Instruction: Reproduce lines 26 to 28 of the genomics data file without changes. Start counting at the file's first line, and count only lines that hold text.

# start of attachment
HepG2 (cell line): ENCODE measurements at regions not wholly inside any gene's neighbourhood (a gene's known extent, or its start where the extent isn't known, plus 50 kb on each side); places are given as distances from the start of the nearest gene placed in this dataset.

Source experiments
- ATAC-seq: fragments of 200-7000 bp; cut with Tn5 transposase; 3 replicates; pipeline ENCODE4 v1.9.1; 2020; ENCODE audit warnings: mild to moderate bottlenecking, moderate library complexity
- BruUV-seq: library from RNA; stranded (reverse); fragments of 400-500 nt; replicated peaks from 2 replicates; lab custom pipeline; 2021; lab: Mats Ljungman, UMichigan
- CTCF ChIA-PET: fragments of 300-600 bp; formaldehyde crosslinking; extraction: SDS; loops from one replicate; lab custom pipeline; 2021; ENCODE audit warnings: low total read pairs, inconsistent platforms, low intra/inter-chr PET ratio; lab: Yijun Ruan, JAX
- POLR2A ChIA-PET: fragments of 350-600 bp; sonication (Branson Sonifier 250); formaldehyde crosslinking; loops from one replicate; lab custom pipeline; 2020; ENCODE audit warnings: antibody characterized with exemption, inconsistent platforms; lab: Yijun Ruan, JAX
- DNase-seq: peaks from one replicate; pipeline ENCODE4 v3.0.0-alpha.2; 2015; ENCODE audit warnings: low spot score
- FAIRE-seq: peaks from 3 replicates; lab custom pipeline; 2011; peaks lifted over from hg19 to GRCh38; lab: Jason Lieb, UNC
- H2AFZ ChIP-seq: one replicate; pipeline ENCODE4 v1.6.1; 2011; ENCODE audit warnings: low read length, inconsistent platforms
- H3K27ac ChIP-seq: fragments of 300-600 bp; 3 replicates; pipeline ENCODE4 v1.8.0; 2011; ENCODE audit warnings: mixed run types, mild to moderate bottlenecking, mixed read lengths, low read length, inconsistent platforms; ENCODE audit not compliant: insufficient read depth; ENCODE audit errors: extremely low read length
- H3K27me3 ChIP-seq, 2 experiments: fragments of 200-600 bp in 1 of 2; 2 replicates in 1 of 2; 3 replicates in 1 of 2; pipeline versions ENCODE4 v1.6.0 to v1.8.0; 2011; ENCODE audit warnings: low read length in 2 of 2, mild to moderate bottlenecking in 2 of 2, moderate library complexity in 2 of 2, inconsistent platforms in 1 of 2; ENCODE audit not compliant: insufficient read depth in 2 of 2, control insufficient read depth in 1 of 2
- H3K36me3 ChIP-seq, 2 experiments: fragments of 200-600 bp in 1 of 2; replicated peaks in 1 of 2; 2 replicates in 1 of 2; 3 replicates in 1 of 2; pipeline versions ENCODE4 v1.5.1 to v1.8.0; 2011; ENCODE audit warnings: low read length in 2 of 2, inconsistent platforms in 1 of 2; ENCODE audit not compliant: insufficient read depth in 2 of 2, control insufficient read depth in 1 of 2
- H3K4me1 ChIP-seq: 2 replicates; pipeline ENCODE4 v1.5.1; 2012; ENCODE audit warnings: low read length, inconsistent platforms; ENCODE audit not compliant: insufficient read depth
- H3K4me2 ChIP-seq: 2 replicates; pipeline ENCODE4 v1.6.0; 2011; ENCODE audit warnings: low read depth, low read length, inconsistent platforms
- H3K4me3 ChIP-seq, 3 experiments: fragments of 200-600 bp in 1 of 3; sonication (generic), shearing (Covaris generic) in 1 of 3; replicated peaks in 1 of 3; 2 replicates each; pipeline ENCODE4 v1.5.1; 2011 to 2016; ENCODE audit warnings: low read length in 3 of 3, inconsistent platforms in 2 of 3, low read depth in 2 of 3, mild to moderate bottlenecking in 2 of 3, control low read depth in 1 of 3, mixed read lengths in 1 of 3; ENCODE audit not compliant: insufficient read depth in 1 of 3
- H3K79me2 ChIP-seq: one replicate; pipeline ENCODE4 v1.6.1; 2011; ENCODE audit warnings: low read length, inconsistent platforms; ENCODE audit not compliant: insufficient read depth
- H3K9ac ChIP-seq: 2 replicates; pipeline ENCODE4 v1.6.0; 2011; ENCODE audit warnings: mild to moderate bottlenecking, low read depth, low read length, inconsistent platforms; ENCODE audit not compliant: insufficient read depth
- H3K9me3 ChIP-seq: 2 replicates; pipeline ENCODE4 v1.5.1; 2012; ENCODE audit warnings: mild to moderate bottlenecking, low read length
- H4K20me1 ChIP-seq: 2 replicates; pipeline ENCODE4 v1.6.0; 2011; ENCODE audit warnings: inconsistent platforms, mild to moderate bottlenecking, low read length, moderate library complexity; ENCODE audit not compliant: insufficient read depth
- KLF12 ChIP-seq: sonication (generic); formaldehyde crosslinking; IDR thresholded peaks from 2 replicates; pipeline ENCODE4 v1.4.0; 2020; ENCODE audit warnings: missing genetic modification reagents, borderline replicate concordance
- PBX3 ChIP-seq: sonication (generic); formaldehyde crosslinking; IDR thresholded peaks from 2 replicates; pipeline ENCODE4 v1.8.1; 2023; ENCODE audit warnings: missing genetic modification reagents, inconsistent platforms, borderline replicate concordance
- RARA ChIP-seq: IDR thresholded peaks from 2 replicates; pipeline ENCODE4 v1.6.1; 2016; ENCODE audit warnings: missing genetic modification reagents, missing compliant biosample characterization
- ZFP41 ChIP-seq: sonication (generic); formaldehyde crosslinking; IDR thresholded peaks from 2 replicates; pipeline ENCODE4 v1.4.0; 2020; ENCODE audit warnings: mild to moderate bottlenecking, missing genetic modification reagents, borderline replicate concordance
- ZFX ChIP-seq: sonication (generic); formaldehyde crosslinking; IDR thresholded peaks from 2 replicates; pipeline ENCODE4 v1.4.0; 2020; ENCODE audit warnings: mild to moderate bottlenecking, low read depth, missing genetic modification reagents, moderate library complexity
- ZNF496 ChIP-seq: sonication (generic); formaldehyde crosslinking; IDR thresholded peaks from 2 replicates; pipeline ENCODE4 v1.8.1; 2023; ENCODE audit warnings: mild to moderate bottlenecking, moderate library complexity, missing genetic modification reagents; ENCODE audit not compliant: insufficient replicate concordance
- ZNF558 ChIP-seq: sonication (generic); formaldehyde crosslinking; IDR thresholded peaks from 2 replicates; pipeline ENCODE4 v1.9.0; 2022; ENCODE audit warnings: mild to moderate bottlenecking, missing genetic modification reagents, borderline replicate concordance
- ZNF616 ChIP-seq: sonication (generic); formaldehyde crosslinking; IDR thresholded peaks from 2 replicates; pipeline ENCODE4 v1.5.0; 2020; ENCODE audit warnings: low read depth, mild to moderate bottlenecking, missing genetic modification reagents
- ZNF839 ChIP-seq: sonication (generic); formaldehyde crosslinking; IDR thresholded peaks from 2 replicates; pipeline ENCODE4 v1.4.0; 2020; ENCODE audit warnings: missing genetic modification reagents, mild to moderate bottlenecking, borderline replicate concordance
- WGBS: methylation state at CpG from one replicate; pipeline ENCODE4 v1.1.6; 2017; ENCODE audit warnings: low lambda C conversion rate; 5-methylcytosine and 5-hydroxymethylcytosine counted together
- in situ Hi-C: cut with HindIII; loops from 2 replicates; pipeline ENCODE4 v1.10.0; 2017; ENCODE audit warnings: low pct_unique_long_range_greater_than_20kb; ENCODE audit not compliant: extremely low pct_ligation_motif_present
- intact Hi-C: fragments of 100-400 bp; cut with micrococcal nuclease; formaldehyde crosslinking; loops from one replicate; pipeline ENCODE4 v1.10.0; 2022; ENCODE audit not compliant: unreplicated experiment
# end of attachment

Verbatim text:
- ZNF558 ChIP-seq: sonication (generic); formaldehyde crosslinking; IDR thresholded peaks from 2 replicates; pipeline ENCODE4 v1.9.0; 2022; ENCODE audit warnings: mild to moderate bottlenecking, missing genetic modification reagents, borderline replicate concordance
- ZNF616 ChIP-seq: sonication (generic); formaldehyde crosslinking; IDR thresholded peaks from 2 replicates; pipeline ENCODE4 v1.5.0; 2020; ENCODE audit warnings: low read depth, mild to moderate bottlenecking, missing genetic modification reagents
- ZNF839 ChIP-seq: sonication (generic); formaldehyde crosslinking; IDR thresholded peaks from 2 replicates; pipeline ENCODE4 v1.4.0; 2020; ENCODE audit warnings: missing genetic modification reagents, mild to moderate bottlenecking, borderline replicate concordance